Jeff Van Gundy a new candidate to be Pelicans head coach

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October 25, 2016 | 11:00 am EDT Update
Rondo’s physical gifts are undeniable. His long arms can leave those foolish enough to try grasping for air—like the video of Rondo toying with Trey Burke. But the narrative on Rondo changed from being the “difficult but worth it” type to “problem child” seemingly overnight, and he’s self-aware enough to know exactly where it comes from. Even if you stumble through your words trying to find the right way to phrase the question about his reputation, Rondo sees mercy and helps you out. “We can say it: Rick Carlisle,” he says bluntly. “It was a learning process in itself.”
30 mins ago via SLAM
“Rick ran things differently,” Rondo says. In Boston, “I could call a play on one side of the floor and flip it on the opposite side to confuse the defense. In the beginning [in Dallas] I just had to bite my tongue with how things were run because they won there and I won [before]. “The incident that everybody blew up, Rick and I were on different pages on that particular day.” The two had disagreements in the Playoffs a couple years back, a situation both parties should find regrettable. But the reputation has followed only Rondo. Has it affected him negatively? “Absolutely.”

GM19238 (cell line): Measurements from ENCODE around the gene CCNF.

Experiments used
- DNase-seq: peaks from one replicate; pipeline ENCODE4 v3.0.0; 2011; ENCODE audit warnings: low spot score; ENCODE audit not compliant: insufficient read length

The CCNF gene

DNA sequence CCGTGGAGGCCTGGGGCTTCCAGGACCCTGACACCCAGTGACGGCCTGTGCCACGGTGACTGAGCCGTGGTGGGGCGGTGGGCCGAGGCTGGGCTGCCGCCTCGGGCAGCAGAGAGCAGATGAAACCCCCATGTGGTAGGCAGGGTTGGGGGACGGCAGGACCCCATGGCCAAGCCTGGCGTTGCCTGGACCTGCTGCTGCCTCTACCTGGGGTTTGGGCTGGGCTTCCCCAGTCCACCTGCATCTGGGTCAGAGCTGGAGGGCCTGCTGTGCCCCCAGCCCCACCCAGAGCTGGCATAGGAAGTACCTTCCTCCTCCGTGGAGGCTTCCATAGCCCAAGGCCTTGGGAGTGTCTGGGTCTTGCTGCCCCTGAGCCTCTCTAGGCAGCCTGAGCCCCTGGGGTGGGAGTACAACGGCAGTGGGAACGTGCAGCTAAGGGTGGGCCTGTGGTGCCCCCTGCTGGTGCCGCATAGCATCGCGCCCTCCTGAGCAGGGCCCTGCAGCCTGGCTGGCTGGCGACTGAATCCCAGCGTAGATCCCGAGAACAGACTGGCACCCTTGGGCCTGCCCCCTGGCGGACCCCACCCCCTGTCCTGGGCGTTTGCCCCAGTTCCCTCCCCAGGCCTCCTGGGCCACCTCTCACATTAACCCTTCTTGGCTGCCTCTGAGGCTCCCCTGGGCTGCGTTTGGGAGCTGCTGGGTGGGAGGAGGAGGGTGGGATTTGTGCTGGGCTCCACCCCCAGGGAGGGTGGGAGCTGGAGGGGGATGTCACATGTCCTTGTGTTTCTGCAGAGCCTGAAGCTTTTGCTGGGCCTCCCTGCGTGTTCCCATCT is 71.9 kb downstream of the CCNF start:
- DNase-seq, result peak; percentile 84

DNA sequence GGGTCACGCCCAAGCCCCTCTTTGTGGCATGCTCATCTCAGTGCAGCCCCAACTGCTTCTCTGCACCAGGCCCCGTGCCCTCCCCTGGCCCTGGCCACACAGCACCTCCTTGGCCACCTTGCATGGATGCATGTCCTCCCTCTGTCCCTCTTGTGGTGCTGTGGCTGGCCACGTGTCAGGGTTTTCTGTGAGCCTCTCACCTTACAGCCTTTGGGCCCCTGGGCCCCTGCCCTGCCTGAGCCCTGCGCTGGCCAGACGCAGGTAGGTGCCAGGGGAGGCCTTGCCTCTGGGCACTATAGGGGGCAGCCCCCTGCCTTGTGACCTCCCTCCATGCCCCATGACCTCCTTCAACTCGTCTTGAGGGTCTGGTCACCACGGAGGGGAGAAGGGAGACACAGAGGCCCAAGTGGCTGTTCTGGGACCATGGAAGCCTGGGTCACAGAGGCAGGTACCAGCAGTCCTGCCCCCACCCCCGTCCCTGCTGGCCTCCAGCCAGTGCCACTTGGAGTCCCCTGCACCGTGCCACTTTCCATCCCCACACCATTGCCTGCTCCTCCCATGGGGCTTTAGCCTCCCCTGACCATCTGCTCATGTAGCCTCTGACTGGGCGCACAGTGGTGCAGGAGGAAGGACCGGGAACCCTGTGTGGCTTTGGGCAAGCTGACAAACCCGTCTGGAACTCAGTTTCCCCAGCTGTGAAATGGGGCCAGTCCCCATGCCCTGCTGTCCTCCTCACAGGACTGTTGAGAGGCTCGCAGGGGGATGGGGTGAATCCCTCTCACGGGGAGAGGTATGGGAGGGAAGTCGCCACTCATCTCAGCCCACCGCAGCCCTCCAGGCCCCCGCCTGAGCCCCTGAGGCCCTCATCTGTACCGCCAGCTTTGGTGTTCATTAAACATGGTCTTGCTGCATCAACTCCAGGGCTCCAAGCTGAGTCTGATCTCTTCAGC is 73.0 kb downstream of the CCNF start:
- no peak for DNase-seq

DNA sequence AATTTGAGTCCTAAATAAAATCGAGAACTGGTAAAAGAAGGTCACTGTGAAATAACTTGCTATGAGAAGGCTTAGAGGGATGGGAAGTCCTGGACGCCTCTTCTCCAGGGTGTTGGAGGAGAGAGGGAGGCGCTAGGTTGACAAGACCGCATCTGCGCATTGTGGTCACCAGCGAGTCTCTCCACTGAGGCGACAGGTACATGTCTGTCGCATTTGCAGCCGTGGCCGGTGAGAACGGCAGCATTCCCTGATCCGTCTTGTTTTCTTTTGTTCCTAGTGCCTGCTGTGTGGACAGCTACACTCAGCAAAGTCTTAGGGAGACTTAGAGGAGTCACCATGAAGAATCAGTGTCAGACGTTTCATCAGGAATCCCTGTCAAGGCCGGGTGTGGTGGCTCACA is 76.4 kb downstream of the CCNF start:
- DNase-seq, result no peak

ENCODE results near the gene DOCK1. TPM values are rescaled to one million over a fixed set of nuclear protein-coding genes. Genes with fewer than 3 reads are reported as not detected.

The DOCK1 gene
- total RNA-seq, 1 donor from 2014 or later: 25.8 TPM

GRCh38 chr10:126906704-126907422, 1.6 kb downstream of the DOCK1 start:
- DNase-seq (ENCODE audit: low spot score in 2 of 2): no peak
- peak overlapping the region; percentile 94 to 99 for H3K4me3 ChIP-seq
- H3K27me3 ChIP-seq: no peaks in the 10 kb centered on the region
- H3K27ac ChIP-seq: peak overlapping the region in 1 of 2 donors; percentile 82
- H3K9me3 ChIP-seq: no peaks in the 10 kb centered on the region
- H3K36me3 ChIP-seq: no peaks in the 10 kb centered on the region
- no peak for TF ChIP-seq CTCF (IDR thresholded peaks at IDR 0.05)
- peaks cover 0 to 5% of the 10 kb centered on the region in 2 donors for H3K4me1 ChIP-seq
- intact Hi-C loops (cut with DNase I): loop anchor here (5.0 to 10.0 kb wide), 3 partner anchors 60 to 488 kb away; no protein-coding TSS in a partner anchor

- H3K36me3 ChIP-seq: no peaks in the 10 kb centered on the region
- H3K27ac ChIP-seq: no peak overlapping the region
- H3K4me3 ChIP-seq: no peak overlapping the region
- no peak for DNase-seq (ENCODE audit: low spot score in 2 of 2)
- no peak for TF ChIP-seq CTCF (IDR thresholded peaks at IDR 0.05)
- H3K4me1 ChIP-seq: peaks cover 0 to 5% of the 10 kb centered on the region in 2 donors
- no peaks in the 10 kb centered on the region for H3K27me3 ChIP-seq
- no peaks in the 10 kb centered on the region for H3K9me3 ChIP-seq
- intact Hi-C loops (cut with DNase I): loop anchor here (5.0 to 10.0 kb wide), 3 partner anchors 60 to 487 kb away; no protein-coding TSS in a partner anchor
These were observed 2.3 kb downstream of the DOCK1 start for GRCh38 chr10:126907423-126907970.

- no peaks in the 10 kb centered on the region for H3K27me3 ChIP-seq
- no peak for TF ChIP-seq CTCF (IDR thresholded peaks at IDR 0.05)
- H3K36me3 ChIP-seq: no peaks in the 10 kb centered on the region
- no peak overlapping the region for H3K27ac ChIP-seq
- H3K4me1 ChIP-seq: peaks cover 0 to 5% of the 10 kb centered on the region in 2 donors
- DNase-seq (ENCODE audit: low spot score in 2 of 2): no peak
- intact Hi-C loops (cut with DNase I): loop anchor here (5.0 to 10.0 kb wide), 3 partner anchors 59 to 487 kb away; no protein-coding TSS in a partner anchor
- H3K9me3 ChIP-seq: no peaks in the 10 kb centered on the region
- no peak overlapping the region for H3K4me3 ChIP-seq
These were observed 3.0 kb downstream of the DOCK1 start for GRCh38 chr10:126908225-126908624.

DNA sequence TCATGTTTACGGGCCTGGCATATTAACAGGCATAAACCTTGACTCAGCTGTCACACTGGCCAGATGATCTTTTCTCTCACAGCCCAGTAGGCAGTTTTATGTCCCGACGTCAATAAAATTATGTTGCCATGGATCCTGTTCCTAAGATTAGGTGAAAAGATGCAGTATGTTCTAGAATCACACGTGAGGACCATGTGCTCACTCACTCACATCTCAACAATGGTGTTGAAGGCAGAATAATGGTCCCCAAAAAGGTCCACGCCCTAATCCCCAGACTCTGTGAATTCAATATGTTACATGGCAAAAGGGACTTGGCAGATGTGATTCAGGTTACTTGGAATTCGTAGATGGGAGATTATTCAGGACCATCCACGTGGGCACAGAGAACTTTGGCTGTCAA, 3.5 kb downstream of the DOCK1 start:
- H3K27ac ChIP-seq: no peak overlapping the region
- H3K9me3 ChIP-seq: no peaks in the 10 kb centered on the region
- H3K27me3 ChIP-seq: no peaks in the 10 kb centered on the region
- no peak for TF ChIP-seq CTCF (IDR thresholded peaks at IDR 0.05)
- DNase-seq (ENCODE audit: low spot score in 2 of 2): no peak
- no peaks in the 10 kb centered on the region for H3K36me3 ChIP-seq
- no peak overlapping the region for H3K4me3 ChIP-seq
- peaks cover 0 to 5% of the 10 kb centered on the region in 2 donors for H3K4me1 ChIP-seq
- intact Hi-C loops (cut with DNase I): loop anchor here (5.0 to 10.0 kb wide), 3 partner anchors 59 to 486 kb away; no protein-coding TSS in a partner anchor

30 mins ago via SLAM
Kidd, who overcame the nickname “Ason Kidd” (no J…) by sinking the fifth most three-pointers in NBA history, knows a little about dealing with a reputation and believes public perception of Rondo should change immediately. “We label everybody and labels tend to not be easily erased,” Kidd says. “The perception of ‘can’t shoot’ can follow you, ‘not coachable’ follows you. It’s the unfortunate thing. I think Rondo is one of the best at what he does. What always comes up: Is he coachable? He’s a basketball player and does what he does at a high level. He’s a champion. It shouldn’t be a question.”
30 mins ago via SLAM
Allen Crabbe says Sunday’s practice was not unusual when it comes to the group being lost in laughter. There have been film sessions and other practices where mishaps stop the action so everybody can laugh. “Man, I laugh every day with this team,’’ Ed Davis said. “Every day. Over something … something in practice, something on the plane, it doesn’t matter. There’s always something.’’ The great thing about it, players say, is the coaches are often a part of it. “Our coaches feel like they are part of the team,’’ Plumlee said. “Laughing is good for the soul.’’